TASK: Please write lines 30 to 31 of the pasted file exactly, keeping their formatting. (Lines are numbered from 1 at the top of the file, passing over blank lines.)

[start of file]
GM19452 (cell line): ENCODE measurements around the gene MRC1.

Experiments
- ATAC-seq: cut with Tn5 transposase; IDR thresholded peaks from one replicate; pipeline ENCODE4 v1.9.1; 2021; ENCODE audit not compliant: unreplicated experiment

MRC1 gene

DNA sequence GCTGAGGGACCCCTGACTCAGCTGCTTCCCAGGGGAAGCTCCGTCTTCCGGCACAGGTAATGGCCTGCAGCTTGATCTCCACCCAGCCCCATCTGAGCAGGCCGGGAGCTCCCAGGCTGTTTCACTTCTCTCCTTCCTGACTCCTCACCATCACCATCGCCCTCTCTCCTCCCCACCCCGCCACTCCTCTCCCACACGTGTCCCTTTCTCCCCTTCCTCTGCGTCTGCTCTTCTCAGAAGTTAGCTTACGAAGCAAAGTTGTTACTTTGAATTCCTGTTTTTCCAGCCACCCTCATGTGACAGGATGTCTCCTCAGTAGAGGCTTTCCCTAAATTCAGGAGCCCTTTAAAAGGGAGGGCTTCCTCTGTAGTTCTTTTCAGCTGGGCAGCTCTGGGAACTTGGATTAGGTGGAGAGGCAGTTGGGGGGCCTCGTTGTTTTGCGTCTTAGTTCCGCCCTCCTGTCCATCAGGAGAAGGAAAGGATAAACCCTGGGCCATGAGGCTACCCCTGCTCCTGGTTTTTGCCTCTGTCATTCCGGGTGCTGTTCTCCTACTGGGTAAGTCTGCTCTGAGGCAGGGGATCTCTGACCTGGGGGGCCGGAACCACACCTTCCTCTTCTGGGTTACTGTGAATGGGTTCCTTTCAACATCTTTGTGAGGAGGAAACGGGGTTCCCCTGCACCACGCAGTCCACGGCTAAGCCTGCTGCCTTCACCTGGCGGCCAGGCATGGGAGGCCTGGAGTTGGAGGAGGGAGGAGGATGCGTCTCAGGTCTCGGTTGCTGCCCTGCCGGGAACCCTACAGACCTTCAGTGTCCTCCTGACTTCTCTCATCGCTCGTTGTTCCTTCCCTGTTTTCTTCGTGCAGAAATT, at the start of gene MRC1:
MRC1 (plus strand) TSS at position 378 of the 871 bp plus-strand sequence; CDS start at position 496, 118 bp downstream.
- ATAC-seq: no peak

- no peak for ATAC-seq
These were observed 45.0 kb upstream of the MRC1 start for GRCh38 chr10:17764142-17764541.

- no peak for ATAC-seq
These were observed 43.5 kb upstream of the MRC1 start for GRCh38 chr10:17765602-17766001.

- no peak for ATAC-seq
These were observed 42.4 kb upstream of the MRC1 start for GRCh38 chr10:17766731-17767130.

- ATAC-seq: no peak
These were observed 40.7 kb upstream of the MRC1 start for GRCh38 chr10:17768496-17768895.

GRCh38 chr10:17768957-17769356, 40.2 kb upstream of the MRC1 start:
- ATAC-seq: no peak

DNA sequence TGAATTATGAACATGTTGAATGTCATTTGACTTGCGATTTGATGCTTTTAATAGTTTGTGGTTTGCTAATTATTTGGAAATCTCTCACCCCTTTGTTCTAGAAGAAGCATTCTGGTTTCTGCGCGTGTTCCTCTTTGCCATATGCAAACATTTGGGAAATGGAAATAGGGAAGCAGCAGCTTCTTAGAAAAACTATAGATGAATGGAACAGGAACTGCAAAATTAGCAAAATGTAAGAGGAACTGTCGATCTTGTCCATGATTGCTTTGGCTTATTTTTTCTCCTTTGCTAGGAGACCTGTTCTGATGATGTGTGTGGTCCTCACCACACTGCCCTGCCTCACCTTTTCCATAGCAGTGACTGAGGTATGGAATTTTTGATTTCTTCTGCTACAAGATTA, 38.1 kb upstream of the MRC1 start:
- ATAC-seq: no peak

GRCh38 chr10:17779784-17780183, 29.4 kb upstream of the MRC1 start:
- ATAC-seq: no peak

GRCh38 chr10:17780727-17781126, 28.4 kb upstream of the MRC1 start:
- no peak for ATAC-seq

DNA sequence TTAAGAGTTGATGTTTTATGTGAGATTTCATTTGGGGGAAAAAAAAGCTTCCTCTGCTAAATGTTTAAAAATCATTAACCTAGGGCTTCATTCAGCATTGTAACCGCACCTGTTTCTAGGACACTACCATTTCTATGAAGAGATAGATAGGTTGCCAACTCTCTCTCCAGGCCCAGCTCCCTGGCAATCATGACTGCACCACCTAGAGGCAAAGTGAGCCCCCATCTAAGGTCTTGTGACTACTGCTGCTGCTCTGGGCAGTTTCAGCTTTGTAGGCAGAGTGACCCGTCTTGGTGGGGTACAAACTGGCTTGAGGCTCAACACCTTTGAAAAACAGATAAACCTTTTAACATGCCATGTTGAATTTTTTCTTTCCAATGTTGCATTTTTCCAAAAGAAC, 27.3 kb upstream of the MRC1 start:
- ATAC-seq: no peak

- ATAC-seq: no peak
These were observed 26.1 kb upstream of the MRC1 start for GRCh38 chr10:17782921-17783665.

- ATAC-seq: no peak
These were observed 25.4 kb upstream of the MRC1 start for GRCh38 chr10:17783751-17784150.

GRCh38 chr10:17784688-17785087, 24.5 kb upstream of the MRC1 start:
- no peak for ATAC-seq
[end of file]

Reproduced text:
GRCh38 chr10:17784688-17785087, 24.5 kb upstream of the MRC1 start:
- no peak for ATAC-seq